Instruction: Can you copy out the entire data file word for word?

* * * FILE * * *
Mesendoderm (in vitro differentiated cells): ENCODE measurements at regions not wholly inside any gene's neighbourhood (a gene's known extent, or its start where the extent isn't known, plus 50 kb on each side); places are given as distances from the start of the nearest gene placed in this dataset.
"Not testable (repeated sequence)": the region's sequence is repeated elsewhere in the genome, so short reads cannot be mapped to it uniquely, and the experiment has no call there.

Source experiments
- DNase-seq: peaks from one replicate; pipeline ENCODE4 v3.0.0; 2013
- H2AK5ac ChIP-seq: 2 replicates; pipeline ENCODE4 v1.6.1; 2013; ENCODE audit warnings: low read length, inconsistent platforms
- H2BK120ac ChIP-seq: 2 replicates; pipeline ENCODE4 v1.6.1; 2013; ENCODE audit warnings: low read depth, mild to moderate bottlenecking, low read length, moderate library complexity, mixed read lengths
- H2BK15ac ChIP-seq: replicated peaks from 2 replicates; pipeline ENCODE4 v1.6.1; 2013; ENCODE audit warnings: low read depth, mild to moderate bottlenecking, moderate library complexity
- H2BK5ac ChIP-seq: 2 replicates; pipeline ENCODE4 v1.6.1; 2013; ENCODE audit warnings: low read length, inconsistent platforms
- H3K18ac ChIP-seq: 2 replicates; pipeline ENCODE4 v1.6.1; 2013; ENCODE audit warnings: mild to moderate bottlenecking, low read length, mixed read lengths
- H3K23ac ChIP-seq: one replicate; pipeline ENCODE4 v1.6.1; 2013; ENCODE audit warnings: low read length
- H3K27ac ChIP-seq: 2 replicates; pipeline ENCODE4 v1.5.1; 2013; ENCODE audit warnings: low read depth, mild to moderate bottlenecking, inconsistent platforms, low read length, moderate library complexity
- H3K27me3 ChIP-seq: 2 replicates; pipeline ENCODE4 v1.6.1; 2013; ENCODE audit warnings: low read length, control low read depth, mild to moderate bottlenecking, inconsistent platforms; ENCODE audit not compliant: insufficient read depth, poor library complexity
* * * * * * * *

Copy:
Mesendoderm (in vitro differentiated cells): ENCODE measurements at regions not wholly inside any gene's neighbourhood (a gene's known extent, or its start where the extent isn't known, plus 50 kb on each side); places are given as distances from the start of the nearest gene placed in this dataset.
"Not testable (repeated sequence)": the region's sequence is repeated elsewhere in the genome, so short reads cannot be mapped to it uniquely, and the experiment has no call there.

Source experiments
- DNase-seq: peaks from one replicate; pipeline ENCODE4 v3.0.0; 2013
- H2AK5ac ChIP-seq: 2 replicates; pipeline ENCODE4 v1.6.1; 2013; ENCODE audit warnings: low read length, inconsistent platforms
- H2BK120ac ChIP-seq: 2 replicates; pipeline ENCODE4 v1.6.1; 2013; ENCODE audit warnings: low read depth, mild to moderate bottlenecking, low read length, moderate library complexity, mixed read lengths
- H2BK15ac ChIP-seq: replicated peaks from 2 replicates; pipeline ENCODE4 v1.6.1; 2013; ENCODE audit warnings: low read depth, mild to moderate bottlenecking, moderate library complexity
- H2BK5ac ChIP-seq: 2 replicates; pipeline ENCODE4 v1.6.1; 2013; ENCODE audit warnings: low read length, inconsistent platforms
- H3K18ac ChIP-seq: 2 replicates; pipeline ENCODE4 v1.6.1; 2013; ENCODE audit warnings: mild to moderate bottlenecking, low read length, mixed read lengths
- H3K23ac ChIP-seq: one replicate; pipeline ENCODE4 v1.6.1; 2013; ENCODE audit warnings: low read length
- H3K27ac ChIP-seq: 2 replicates; pipeline ENCODE4 v1.5.1; 2013; ENCODE audit warnings: low read depth, mild to moderate bottlenecking, inconsistent platforms, low read length, moderate library complexity
- H3K27me3 ChIP-seq: 2 replicates; pipeline ENCODE4 v1.6.1; 2013; ENCODE audit warnings: low read length, control low read depth, mild to moderate bottlenecking, inconsistent platforms; ENCODE audit not compliant: insufficient read depth, poor library complexity